VIEWS: 98 PAGES: 24 CATEGORY: Technology POSTED ON: 1/12/2010 Public Domain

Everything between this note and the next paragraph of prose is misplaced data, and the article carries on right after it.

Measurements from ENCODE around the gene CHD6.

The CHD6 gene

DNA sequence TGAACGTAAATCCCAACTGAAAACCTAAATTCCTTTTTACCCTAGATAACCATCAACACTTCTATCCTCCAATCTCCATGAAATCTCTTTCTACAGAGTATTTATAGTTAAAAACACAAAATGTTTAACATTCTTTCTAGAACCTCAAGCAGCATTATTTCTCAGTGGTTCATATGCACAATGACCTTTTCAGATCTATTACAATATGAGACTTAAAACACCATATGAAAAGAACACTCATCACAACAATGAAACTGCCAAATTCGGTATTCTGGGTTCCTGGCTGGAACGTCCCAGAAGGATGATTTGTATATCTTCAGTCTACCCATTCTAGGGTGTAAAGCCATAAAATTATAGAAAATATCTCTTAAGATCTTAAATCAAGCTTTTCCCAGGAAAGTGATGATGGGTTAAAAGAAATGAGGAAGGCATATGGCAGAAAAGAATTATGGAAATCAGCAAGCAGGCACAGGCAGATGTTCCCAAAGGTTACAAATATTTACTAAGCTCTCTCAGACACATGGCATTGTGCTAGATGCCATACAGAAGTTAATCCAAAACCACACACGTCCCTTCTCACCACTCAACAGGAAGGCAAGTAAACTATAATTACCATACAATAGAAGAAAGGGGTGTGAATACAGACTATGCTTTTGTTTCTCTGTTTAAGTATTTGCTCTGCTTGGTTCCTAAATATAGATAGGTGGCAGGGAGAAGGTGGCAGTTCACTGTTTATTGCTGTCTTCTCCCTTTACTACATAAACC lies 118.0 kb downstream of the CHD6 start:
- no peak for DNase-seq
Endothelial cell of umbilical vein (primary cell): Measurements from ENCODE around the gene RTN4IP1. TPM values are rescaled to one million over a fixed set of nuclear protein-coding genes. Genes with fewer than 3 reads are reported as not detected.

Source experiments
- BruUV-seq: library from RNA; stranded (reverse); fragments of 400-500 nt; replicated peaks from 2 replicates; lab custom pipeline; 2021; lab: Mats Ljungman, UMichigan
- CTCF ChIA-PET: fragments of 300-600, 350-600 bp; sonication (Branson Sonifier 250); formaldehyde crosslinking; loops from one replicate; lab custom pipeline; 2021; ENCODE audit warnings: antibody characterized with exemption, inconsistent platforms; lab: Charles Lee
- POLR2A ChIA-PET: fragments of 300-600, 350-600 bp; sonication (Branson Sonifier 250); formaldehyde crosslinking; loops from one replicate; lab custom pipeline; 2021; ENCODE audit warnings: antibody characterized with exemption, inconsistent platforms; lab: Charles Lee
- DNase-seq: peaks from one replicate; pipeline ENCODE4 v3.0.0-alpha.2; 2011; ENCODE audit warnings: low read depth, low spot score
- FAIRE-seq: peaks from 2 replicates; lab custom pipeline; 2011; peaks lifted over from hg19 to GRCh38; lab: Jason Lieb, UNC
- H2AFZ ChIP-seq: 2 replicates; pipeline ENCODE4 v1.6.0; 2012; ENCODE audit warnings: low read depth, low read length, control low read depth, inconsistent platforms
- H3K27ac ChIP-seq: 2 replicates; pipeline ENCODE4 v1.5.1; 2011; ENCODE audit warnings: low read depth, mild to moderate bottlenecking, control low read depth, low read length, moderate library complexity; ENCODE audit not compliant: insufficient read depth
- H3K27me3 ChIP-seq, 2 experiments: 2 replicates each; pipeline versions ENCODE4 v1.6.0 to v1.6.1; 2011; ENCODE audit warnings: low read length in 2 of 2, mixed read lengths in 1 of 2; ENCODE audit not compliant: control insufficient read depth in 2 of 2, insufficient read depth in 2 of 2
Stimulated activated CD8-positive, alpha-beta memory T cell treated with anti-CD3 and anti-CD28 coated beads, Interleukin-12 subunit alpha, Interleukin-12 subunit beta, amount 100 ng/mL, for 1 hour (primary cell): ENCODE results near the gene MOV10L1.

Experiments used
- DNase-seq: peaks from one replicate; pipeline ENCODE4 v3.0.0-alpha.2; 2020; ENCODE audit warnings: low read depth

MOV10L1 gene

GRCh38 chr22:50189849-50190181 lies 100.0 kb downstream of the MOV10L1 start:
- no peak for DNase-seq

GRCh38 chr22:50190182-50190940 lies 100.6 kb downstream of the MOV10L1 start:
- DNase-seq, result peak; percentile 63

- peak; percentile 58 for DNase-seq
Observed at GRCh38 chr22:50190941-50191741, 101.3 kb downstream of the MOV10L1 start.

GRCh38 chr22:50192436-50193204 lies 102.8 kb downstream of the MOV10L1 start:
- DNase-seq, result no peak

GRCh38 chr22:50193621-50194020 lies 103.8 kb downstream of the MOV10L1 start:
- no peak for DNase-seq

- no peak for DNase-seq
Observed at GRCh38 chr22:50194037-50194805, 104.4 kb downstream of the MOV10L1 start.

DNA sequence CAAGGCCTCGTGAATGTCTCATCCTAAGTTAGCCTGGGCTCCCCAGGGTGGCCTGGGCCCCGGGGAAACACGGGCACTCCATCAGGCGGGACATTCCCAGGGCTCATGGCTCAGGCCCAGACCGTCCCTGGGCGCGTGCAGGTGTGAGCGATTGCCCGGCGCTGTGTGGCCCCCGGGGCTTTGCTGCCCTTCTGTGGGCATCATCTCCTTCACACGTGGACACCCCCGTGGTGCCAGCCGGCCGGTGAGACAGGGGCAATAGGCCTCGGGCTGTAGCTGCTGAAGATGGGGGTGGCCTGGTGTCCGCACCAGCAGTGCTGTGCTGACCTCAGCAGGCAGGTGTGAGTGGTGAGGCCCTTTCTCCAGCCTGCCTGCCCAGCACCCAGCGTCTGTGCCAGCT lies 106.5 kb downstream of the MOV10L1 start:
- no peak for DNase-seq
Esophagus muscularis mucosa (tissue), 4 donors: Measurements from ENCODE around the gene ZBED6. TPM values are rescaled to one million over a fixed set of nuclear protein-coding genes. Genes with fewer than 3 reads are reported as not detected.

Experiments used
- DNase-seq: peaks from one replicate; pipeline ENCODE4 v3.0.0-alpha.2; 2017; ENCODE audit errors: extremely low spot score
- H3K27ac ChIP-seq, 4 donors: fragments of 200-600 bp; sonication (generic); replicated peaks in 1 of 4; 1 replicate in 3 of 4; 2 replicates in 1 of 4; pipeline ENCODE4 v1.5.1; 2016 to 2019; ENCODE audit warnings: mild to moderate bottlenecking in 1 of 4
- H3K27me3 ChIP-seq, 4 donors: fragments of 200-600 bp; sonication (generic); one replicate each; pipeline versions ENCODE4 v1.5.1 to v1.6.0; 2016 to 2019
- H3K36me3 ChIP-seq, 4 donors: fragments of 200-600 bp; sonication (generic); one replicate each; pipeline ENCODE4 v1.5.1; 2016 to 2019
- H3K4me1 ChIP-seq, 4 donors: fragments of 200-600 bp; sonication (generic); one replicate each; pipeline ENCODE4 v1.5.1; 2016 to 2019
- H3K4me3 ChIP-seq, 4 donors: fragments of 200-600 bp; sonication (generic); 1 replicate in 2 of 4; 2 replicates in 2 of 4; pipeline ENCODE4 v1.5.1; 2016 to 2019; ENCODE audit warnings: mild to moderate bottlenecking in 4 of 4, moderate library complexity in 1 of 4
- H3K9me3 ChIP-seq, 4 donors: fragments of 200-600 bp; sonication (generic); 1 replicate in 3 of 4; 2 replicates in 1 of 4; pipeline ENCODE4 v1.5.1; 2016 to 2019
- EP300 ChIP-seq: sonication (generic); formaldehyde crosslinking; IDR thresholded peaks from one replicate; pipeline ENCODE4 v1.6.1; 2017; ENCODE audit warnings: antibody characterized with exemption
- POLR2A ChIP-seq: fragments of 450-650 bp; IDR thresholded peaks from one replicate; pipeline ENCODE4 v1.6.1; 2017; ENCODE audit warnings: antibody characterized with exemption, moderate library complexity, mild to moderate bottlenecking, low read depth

Seismology and Seismic Imaging 5. Ray tracing in practice N. Rawlinson Research School of Earth Sciences, ANU Seismology lecture course – p.1/24 Introduction Although 1-D whole Earth models are an acceptable approximation in some applications, lateral heterogeneity is signiﬁcant in many regions of the Earth (e.g. subduction zones) and therefore needs to be accounted for. Ray tracing in laterally heterogeneous media is non-trivial, and many different schemes have been devised in the last few decades. I will brieﬂy discuss the following schemes: Ray tracing Finite difference solution of the eikonal equation Shortest Path Ray tracing (SPR) Seismology lecture course – p.2/24 Initial value ray tracing From before, the ray equation is given by: d dr U = ∇U ds ds where U is slowness, r is the position vector and s is path length. The quantity dr/ds is a unit vector in the direction of the ray, so in 2-D Cartesian coordinates: dr = [sin i, cos i] ds where i is the ray inclination angle. Seismology lecture course – p.3/24 i 1 x a a=cosi z b=sini ray b Substitution of this expression into the ray equation yields: di 1 ∂U ∂U = cos i − sin i ds U ∂x ∂z Seismology lecture course – p.4/24 Since dr/ds = [dx/ds, dz/ds] = [sin i, cos i], dx = v sin i dt dz = v cos i dt di ∂v ∂v = − cos i + sin i dt ∂x ∂z where v = v(x, z) is wavespeed. The above coupled system of ordinary differential equations represents an initial value form of the ray equation. Seismology lecture course – p.5/24 The example below shows a fan of 100 rays traced by solving the initial value ray equations using a 4th order Runge Kutta scheme. 3 4 5 6 7 0 10 20 30 40 50 60 70 80 90 100 0 0 −10 −10 −20 −20 −30 −30 −40 −40 0 10 20 30 40 50 60 70 80 90 100 Seismology lecture course – p.6/24 Initial value ray tracing is powerful Seismology lecture course – p.7/24 Shooting and bending methods Shooting Receiver Source final 2 4 x 3 v ( x,z ) z 1 initial Bending Receiver Source 1 initial x 2 v ( x,z ) 3 z final 4 Seismology lecture course – p.8/24 Refraction Paths Ray tracing becomes less robust as the complexity of the medium increases. Reflection Paths Can ﬁnd a limited class of later arrivals. Seismology lecture course – p.9/24 The failure of ray tracing Seismology lecture course – p.10/24 Eikonal solvers Seek ﬁnite Downwind difference solution of eikonal equation throughout a gridded velocity ﬁeld (Vidale, 1988,1990). Upwind Very fast but ﬁrst arrival only. Stability is an issue. Seismology lecture course – p.11/24 Shortest Path Ray tracing (SPR) A network or graph is formed by connecting neighbouring nodes with traveltime path segments (Moser, 1991). Find path of minimum traveltime between source and receiver through network using Dijkstra-like algorithms. Not as fast as eikonal solvers, but tends to be more stable. Seismology lecture course – p.12/24 The Fast Marching Method (FMM) FMM = grid based numerical scheme for tracking the evolution of monotonically advancing interfaces via FD solution of the eikonal equation. Only computes the ﬁrst arrival in continuous media, but combines unconditional stability and rapid computation. ⇒ It will always work regardless of the complexity of the medium. This is a very desirable feature. First introduced by James Sethian (1996), who subsequently applied it to a range of problems in the physical sciences. Seismology lecture course – p.13/24 Medical imaging Geodesics Robotic navigation Seismology lecture course – p.14/24 FMM in continuous media Narrow band sweeps Narrow band through grid like a forest fire Upwind Downwind Entropy condition: Once a point burns, it stays burnt Alive points Close points Far points Heap sort algorithm used to locate grid points in narrow band with minimum traveltime ⇒ O(M log M ) operation count for FMM. Seismology lecture course – p.15/24 Updating grid points The eikonal equation |∇x T | = s(x) is solved using an entropy satisfying upwind scheme. 1 +x 2 2 max(Da T, −Db T, 0) + −x +y max(Dc T, −Dd T, 0)2 + = si,j,k −y +z max(De T, −Df T, 0)2 ijk −z Ti − Ti−1 3Ti − 4Ti−1 + Ti−2 D1 Ti −x = D2 Ti −x = δx 2δx D1 or D2 are used depending on availability of upwind traveltimes. Seismology lecture course – p.16/24 Stability The unconditional stability of FMM is due in part to its ability to handle propagating wavefront discontinuities. Ti,j+1 W av efr Ti-1,j Ti,j Ti+1,j on t δz A B δx Ti,j-1 Seismology lecture course – p.17/24 Example Wavefronts Rays First order Second order TRMS = 12.98 s TRMS = 12.98 s 1000 m 0.1 s 1000 m 0.1 s 500 m 0.3 s 0.3 s 500 m 1.2 s 250 m 1.3 s 250 m 5.3 s 125 m 5.8 s 125 m Seismology lecture course – p.18/24 Movie Seismology lecture course – p.19/24 FMM in layered media A locally irregular mesh of triangles is used to suture the velocity nodes to the interface nodes. A ﬁrst-order entropy satisfying upwind scheme is used to solve the eikonal equation within the irregular mesh. Seismology lecture course – p.20/24 Example Four branch multiple velocity(km/s) 1 1 2 4 3 velocity(km/s) velocity(km/s) 2 3 Seismology lecture course – p.21/24 velocity(km/s) velocity(km/s) 4 Snapshot of complete wavefield TRMS = 15.79 s 1000 m 0.2 s 0.8 s 500 m 2.9 s 250 m 12.6 s 125 m Seismology lecture course – p.22/24 Movies Seismology lecture course – p.23/24 Seismology lecture course – p.24/24